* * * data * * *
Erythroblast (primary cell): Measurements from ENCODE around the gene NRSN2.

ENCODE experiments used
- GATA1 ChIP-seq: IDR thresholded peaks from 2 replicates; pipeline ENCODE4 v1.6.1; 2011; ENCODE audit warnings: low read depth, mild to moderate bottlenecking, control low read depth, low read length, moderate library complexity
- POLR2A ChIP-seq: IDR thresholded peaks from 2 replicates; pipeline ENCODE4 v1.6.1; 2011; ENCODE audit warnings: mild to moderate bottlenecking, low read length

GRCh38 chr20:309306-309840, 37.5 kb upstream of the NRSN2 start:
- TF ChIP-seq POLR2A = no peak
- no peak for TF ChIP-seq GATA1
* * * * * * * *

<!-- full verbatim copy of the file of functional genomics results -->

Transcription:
Erythroblast (primary cell): Measurements from ENCODE around the gene NRSN2.

ENCODE experiments used
- GATA1 ChIP-seq: IDR thresholded peaks from 2 replicates; pipeline ENCODE4 v1.6.1; 2011; ENCODE audit warnings: low read depth, mild to moderate bottlenecking, control low read depth, low read length, moderate library complexity
- POLR2A ChIP-seq: IDR thresholded peaks from 2 replicates; pipeline ENCODE4 v1.6.1; 2011; ENCODE audit warnings: mild to moderate bottlenecking, low read length

GRCh38 chr20:309306-309840, 37.5 kb upstream of the NRSN2 start:
- TF ChIP-seq POLR2A = no peak
- no peak for TF ChIP-seq GATA1